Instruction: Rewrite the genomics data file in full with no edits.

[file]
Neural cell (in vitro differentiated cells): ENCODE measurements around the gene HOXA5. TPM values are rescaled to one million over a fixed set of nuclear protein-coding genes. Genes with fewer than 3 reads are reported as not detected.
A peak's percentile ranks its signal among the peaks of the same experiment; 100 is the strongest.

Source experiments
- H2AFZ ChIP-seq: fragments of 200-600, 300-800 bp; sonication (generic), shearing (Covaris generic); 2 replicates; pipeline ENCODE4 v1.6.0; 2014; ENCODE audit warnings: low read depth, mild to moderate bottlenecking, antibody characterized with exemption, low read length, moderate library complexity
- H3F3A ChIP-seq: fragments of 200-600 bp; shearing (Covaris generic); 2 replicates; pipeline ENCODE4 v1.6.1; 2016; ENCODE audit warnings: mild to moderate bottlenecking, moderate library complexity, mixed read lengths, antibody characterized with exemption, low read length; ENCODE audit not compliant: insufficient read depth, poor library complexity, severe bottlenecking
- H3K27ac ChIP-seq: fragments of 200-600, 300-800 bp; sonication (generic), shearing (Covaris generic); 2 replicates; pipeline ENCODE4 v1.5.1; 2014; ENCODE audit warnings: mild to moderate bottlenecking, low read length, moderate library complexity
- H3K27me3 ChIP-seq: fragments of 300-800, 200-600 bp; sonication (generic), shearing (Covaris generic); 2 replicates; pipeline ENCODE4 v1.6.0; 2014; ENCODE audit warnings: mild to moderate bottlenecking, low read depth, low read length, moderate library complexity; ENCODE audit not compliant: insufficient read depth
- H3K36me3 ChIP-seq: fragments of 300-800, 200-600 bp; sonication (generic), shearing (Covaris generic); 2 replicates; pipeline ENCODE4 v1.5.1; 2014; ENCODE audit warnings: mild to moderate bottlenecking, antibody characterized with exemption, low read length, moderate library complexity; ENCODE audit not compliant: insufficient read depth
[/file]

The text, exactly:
Neural cell (in vitro differentiated cells): ENCODE measurements around the gene HOXA5. TPM values are rescaled to one million over a fixed set of nuclear protein-coding genes. Genes with fewer than 3 reads are reported as not detected.
A peak's percentile ranks its signal among the peaks of the same experiment; 100 is the strongest.

Source experiments
- H2AFZ ChIP-seq: fragments of 200-600, 300-800 bp; sonication (generic), shearing (Covaris generic); 2 replicates; pipeline ENCODE4 v1.6.0; 2014; ENCODE audit warnings: low read depth, mild to moderate bottlenecking, antibody characterized with exemption, low read length, moderate library complexity
- H3F3A ChIP-seq: fragments of 200-600 bp; shearing (Covaris generic); 2 replicates; pipeline ENCODE4 v1.6.1; 2016; ENCODE audit warnings: mild to moderate bottlenecking, moderate library complexity, mixed read lengths, antibody characterized with exemption, low read length; ENCODE audit not compliant: insufficient read depth, poor library complexity, severe bottlenecking
- H3K27ac ChIP-seq: fragments of 200-600, 300-800 bp; sonication (generic), shearing (Covaris generic); 2 replicates; pipeline ENCODE4 v1.5.1; 2014; ENCODE audit warnings: mild to moderate bottlenecking, low read length, moderate library complexity
- H3K27me3 ChIP-seq: fragments of 300-800, 200-600 bp; sonication (generic), shearing (Covaris generic); 2 replicates; pipeline ENCODE4 v1.6.0; 2014; ENCODE audit warnings: mild to moderate bottlenecking, low read depth, low read length, moderate library complexity; ENCODE audit not compliant: insufficient read depth
- H3K36me3 ChIP-seq: fragments of 300-800, 200-600 bp; sonication (generic), shearing (Covaris generic); 2 replicates; pipeline ENCODE4 v1.5.1; 2014; ENCODE audit warnings: mild to moderate bottlenecking, antibody characterized with exemption, low read length, moderate library complexity; ENCODE audit not compliant: insufficient read depth